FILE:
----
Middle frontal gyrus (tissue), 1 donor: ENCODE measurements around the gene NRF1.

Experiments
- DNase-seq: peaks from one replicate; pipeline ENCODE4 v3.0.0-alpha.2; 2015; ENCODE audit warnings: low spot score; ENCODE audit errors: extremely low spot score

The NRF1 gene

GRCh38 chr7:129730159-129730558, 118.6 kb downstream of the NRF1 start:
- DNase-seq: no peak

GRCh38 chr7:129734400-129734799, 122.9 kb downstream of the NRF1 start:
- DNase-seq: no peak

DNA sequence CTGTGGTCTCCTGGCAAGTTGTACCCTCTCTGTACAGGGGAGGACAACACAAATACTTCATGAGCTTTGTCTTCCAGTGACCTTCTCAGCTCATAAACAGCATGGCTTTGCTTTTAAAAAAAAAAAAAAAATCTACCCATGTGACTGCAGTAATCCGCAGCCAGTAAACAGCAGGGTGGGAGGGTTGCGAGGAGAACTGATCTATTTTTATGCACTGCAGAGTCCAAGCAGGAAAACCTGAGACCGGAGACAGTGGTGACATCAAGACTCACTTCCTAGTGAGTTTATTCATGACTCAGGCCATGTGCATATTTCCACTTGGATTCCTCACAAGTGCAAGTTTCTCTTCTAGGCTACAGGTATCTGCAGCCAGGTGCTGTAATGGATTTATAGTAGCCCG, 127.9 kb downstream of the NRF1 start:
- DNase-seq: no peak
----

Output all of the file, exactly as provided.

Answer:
Middle frontal gyrus (tissue), 1 donor: ENCODE measurements around the gene NRF1.

Experiments
- DNase-seq: peaks from one replicate; pipeline ENCODE4 v3.0.0-alpha.2; 2015; ENCODE audit warnings: low spot score; ENCODE audit errors: extremely low spot score

The NRF1 gene

GRCh38 chr7:129730159-129730558, 118.6 kb downstream of the NRF1 start:
- DNase-seq: no peak

GRCh38 chr7:129734400-129734799, 122.9 kb downstream of the NRF1 start:
- DNase-seq: no peak

DNA sequence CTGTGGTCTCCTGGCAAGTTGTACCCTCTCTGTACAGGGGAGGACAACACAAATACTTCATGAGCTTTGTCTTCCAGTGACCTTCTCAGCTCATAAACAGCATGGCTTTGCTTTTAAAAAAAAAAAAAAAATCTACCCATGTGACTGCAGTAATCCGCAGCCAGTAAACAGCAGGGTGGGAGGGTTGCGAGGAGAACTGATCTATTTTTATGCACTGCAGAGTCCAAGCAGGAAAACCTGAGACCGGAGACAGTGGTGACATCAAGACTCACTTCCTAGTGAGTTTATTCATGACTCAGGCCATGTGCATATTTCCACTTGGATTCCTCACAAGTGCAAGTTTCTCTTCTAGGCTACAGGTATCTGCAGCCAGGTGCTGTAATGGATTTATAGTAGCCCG, 127.9 kb downstream of the NRF1 start:
- DNase-seq: no peak